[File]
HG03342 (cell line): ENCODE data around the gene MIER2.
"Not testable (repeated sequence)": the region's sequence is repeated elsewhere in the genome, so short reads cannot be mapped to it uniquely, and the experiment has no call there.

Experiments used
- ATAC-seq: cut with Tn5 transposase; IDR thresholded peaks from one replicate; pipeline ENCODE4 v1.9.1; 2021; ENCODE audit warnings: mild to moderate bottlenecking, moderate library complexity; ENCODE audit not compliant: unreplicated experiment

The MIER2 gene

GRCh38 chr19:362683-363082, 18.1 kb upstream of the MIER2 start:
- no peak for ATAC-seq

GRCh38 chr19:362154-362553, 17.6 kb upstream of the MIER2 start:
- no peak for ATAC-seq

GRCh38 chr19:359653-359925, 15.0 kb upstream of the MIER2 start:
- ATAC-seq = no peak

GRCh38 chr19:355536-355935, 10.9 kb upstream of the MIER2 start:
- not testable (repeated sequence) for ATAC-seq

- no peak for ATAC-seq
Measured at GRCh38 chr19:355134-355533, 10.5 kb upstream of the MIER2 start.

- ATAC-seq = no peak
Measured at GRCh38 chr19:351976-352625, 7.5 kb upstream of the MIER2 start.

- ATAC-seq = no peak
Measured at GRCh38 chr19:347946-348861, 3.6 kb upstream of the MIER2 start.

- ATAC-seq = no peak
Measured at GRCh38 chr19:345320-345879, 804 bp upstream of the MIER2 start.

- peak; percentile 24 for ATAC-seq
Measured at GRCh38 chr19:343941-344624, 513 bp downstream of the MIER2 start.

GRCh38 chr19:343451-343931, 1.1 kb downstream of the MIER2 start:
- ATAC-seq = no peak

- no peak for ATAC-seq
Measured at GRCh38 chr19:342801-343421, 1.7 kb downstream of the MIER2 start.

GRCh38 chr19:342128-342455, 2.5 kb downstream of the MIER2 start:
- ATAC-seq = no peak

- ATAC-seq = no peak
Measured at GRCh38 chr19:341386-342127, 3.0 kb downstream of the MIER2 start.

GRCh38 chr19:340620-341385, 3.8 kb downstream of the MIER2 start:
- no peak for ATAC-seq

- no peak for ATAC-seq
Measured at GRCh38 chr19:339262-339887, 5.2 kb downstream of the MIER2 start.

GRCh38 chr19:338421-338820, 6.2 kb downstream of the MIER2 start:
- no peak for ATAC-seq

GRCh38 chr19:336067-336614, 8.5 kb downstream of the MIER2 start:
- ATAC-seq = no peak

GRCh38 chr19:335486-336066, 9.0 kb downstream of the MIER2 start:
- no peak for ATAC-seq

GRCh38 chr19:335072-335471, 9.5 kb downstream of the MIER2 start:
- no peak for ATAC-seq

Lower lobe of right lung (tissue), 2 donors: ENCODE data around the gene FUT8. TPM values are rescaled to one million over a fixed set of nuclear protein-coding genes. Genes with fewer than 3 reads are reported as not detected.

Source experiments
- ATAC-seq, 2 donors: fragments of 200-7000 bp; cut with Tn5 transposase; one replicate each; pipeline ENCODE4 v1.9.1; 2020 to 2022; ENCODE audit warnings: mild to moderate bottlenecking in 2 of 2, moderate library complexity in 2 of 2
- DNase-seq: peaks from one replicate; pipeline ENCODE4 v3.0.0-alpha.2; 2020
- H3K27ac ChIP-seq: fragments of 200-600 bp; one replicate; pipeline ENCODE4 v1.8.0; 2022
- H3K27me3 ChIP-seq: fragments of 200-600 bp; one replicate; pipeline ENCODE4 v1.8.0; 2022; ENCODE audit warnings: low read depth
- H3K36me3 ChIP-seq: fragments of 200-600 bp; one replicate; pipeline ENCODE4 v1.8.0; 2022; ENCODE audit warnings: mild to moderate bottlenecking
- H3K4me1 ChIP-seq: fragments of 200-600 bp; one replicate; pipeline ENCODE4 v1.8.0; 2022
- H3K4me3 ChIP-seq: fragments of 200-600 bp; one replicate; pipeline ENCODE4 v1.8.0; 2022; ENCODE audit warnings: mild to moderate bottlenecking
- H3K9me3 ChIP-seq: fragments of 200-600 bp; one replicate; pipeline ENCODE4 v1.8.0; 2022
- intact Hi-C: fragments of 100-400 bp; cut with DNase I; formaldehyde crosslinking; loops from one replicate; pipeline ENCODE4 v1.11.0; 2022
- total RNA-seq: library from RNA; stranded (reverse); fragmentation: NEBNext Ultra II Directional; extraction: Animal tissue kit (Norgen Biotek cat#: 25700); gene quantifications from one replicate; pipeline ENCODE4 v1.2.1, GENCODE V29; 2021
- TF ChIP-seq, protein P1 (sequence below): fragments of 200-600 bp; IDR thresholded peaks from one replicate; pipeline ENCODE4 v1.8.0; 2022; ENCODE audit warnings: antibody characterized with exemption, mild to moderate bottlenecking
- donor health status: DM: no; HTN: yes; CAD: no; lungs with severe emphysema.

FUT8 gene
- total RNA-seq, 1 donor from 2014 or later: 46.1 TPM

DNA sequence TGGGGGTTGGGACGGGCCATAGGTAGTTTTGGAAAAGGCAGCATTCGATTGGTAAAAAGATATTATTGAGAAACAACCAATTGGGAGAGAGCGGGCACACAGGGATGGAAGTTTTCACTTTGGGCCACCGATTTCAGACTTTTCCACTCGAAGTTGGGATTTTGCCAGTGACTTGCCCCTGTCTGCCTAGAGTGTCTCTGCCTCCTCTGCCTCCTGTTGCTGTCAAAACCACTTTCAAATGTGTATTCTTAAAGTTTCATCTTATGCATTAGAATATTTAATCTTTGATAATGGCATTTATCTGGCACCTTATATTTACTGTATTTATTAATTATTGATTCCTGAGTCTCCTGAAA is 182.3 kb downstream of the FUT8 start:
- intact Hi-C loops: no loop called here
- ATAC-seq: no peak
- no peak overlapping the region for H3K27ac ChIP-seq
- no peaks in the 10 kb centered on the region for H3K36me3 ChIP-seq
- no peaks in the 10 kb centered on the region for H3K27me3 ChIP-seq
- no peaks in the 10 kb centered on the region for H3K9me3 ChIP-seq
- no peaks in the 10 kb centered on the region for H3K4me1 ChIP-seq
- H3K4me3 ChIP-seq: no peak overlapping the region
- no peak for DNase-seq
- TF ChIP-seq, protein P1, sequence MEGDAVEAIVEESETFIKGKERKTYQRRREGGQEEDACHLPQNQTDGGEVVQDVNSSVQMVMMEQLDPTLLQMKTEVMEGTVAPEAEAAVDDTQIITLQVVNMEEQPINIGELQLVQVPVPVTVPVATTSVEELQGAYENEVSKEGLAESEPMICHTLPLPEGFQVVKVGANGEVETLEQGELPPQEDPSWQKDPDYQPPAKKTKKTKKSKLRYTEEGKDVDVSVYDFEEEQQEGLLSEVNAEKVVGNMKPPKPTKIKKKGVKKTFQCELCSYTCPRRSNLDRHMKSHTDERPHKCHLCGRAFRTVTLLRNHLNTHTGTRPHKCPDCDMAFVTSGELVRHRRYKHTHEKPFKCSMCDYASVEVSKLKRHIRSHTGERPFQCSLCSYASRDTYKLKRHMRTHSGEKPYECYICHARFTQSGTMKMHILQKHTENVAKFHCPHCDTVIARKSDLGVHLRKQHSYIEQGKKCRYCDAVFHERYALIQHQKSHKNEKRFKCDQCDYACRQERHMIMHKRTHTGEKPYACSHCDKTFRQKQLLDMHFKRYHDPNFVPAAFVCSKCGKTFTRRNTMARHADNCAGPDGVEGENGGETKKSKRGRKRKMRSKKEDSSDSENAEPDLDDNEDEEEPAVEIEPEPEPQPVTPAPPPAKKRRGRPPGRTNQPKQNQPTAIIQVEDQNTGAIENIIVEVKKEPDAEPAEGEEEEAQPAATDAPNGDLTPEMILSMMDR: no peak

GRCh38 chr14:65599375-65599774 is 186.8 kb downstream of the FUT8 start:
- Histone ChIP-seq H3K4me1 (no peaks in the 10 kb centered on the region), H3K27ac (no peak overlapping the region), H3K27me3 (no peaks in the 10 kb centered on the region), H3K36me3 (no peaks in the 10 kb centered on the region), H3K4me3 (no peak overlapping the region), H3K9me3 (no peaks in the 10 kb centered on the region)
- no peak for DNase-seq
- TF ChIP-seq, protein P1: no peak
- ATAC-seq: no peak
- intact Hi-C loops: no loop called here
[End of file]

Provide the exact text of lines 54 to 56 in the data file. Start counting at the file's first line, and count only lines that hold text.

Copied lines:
- intact Hi-C: fragments of 100-400 bp; cut with DNase I; formaldehyde crosslinking; loops from one replicate; pipeline ENCODE4 v1.11.0; 2022
- total RNA-seq: library from RNA; stranded (reverse); fragmentation: NEBNext Ultra II Directional; extraction: Animal tissue kit (Norgen Biotek cat#: 25700); gene quantifications from one replicate; pipeline ENCODE4 v1.2.1, GENCODE V29; 2021
- TF ChIP-seq, protein P1 (sequence below): fragments of 200-600 bp; IDR thresholded peaks from one replicate; pipeline ENCODE4 v1.8.0; 2022; ENCODE audit warnings: antibody characterized with exemption, mild to moderate bottlenecking